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680 [624]

Actes and Monuments of the Churche.

who seyng the gates stopped and euery waye closed vp, he thought by an other meanes to to gette out through a glasse wyndowe if he myght open it by any meanes. But here the yron grates letted hym 

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John White, in another account of the same incident, claims that Claymund cast himself down before the altar and committed himself to the mercy of God, rather than escape through a broken window (John White, Diacosio-Martyrion[Louvain, 1553], STC 25388, fo. 83r).

, notwithstandyng his gredy mynde would nedes attempt if he could his purpose happely bring to pas. When he had broken the glasse, that he was come to the spaces betwene the grates where he shoulde crepe out, fyrste he thrust in his head with the one shoulder, it went through well enoughe, then the other shoulder shuld be brought after there was great labour about that, & longe he stocke by the shoulders, but at the last he gat it through with muche a do (for what thing doth not continuall labour ouercome) he was then gotten so farre forth, but nowe by what parte of him he dyd stick fast, I knowe not: I am not certayne neyther may I fayne, for so much as there be yet wytnesses whiche did see these thynges, whiche would correct me if I should fayne. Notwithstandyng this is more certain that he dyd stycke faste betweene the grates and coulde neyther get out neyther in.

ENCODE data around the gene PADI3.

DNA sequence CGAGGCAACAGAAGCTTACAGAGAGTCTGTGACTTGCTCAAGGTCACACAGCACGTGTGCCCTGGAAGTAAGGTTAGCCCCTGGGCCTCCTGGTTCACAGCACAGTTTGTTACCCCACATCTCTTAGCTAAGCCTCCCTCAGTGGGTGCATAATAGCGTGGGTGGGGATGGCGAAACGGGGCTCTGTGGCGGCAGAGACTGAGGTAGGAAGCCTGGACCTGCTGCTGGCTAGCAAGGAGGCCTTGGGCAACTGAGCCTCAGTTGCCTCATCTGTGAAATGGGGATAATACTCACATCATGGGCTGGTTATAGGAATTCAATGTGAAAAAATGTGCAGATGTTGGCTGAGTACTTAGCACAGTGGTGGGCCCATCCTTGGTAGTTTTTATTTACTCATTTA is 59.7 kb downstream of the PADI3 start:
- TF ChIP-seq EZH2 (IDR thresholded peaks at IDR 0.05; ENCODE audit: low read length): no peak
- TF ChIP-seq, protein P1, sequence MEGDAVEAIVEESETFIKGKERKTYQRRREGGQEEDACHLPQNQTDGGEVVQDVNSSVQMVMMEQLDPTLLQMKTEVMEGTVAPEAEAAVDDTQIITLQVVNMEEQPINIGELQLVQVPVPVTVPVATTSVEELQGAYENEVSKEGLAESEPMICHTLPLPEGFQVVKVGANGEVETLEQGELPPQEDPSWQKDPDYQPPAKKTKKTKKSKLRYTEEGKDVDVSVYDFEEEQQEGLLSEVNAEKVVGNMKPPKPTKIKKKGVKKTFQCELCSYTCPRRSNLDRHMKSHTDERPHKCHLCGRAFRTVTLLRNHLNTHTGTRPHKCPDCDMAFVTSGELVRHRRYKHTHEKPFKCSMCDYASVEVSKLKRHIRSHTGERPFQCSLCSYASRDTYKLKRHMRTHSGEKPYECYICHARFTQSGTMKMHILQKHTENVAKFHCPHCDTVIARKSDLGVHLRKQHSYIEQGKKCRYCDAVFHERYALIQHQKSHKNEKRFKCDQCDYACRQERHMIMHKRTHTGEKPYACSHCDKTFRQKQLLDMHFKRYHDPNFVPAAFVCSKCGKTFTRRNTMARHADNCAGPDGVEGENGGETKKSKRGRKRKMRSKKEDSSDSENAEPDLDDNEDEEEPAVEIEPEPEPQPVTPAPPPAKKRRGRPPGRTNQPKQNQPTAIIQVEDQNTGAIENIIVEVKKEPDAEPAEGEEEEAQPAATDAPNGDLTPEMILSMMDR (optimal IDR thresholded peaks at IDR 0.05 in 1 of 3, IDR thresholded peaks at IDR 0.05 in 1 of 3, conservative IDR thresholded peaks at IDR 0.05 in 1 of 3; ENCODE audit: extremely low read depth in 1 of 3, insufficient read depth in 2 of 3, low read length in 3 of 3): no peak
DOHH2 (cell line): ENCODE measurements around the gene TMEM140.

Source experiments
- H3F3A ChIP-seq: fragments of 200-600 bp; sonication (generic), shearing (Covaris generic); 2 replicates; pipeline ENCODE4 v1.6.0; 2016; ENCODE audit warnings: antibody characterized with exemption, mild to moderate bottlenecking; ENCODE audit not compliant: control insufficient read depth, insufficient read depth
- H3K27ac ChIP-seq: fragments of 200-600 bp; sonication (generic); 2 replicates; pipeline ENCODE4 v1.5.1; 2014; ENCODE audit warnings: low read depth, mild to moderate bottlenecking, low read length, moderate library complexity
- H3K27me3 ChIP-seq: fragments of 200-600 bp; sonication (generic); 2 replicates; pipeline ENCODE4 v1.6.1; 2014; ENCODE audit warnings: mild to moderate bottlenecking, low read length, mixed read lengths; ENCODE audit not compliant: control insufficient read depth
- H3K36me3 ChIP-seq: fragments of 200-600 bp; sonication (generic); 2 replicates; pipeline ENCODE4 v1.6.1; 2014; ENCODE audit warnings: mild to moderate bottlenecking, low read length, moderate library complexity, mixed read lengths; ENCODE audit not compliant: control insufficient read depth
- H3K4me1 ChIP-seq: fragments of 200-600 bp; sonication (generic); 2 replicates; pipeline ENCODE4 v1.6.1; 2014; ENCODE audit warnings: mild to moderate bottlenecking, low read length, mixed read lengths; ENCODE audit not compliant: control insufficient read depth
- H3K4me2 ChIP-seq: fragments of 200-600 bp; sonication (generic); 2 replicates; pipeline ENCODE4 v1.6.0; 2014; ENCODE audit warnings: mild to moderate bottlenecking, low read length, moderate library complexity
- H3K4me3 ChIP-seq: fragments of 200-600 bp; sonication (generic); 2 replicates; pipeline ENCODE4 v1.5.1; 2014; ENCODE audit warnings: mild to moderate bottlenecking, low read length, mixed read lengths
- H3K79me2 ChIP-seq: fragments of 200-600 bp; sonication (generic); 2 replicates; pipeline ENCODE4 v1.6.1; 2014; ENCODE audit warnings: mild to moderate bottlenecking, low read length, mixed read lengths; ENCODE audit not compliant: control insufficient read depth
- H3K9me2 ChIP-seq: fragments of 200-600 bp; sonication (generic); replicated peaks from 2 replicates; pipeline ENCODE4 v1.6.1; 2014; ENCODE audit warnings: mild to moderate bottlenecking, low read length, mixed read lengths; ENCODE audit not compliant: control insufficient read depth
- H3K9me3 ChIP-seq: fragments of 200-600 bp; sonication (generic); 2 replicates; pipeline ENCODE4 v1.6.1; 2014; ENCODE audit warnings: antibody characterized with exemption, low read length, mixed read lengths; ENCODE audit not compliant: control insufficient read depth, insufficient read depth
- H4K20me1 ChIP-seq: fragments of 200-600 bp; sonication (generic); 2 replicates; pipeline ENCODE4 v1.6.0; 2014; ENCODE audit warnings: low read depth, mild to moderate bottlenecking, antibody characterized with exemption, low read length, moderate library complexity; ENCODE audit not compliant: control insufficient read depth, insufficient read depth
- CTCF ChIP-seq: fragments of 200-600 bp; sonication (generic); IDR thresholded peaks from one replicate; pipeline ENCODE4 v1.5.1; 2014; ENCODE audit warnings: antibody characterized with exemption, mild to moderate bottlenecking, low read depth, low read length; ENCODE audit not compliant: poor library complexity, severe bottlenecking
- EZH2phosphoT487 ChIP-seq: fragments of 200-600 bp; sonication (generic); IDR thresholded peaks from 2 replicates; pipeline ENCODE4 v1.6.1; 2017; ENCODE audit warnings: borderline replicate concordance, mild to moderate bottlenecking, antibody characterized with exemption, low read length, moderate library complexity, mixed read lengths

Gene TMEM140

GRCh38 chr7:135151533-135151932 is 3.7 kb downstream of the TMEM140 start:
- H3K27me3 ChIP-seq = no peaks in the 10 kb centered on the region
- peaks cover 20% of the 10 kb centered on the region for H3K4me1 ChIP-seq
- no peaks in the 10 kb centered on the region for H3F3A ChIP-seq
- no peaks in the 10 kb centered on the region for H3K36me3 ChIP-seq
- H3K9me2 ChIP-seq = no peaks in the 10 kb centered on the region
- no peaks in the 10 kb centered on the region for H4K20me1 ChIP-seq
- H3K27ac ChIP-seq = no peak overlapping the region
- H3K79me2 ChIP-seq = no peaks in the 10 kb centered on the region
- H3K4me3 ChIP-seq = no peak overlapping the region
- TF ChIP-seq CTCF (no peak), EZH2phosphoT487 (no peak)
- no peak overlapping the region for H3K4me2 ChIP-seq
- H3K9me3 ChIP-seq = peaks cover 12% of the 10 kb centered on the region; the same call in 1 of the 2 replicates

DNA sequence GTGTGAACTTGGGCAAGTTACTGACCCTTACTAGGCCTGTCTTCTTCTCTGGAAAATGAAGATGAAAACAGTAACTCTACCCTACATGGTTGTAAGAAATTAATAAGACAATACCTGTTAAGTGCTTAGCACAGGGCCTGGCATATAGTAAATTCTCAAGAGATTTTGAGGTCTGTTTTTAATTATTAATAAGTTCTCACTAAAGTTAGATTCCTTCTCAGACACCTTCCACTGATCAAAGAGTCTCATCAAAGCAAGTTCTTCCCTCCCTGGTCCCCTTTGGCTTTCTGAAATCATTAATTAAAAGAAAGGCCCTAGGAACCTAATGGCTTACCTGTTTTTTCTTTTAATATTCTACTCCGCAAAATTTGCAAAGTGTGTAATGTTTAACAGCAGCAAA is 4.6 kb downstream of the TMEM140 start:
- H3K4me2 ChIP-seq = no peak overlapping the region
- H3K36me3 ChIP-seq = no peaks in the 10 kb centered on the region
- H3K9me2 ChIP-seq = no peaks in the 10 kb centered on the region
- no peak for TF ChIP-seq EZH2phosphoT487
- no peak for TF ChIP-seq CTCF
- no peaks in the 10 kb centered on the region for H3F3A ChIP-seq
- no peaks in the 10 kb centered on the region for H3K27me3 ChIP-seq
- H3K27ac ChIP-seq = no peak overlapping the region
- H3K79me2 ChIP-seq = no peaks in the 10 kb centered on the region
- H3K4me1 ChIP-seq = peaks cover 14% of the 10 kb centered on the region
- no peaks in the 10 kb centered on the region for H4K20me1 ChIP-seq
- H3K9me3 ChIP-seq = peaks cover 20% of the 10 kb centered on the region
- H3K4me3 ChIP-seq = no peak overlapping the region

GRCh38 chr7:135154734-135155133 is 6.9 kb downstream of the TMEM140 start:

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Thus the good man seekyng shortwaye, he fell into further daunger, and of one daunger made twoo. For if the fyer shoulde haue burst out on the outsyde, those partes whiche dyd hange out of the wyndowe, hadde bene in daūger, and contrarywyse if it hadde raged within the churche all his other partes, hadde lyen open to the fyer. And as this man dyd stycke faste in the wyndowe, so dyd the rest styck fast in the doores, that sooner they myght haue bene burned then they coulde once styrre or moue one foote. Through the whiche presse at the laste there was a way founde, that some goyng ouer theyr heades gat out.